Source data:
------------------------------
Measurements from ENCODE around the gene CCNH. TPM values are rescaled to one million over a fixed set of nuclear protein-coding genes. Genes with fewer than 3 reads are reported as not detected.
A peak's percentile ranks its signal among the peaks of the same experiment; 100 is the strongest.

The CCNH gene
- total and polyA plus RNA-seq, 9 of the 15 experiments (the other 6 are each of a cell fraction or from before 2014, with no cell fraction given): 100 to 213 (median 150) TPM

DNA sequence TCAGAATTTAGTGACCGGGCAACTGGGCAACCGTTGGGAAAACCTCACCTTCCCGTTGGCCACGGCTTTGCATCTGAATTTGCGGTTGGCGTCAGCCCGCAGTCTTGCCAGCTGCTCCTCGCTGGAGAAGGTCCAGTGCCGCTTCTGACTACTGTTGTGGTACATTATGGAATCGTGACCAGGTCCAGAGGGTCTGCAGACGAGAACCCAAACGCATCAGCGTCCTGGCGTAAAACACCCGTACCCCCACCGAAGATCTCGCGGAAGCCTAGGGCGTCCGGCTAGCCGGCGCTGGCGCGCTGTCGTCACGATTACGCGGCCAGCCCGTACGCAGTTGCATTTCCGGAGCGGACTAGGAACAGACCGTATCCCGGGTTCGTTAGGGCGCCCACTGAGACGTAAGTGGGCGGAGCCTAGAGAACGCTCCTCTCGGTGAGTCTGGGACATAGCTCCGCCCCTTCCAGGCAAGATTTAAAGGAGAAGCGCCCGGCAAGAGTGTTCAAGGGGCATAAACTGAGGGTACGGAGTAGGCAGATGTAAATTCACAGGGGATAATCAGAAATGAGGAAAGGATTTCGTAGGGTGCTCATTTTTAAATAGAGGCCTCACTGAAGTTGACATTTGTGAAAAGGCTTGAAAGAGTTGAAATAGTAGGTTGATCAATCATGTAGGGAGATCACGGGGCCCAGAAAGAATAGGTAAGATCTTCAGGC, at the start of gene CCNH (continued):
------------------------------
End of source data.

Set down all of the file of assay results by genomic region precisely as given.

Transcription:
Measurements from ENCODE around the gene CCNH. TPM values are rescaled to one million over a fixed set of nuclear protein-coding genes. Genes with fewer than 3 reads are reported as not detected.
A peak's percentile ranks its signal among the peaks of the same experiment; 100 is the strongest.

The CCNH gene
- total and polyA plus RNA-seq, 9 of the 15 experiments (the other 6 are each of a cell fraction or from before 2014, with no cell fraction given): 100 to 213 (median 150) TPM

DNA sequence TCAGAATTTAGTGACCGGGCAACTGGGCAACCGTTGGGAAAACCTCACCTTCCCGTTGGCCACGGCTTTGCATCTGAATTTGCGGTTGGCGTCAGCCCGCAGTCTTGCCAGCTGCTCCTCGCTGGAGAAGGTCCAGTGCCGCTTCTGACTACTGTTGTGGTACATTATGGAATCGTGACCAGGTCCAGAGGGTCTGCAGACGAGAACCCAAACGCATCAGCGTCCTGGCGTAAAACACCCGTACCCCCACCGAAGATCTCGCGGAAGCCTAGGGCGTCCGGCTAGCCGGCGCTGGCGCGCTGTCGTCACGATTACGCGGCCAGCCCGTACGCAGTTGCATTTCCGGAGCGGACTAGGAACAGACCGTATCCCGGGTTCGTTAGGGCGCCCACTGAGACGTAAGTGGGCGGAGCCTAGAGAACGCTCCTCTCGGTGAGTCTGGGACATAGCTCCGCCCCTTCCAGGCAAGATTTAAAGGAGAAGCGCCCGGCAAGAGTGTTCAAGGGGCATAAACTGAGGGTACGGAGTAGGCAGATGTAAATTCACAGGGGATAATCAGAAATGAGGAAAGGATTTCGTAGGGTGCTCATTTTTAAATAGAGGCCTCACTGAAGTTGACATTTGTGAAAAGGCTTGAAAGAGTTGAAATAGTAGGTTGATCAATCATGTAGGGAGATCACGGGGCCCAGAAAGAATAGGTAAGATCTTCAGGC, at the start of gene CCNH (continued):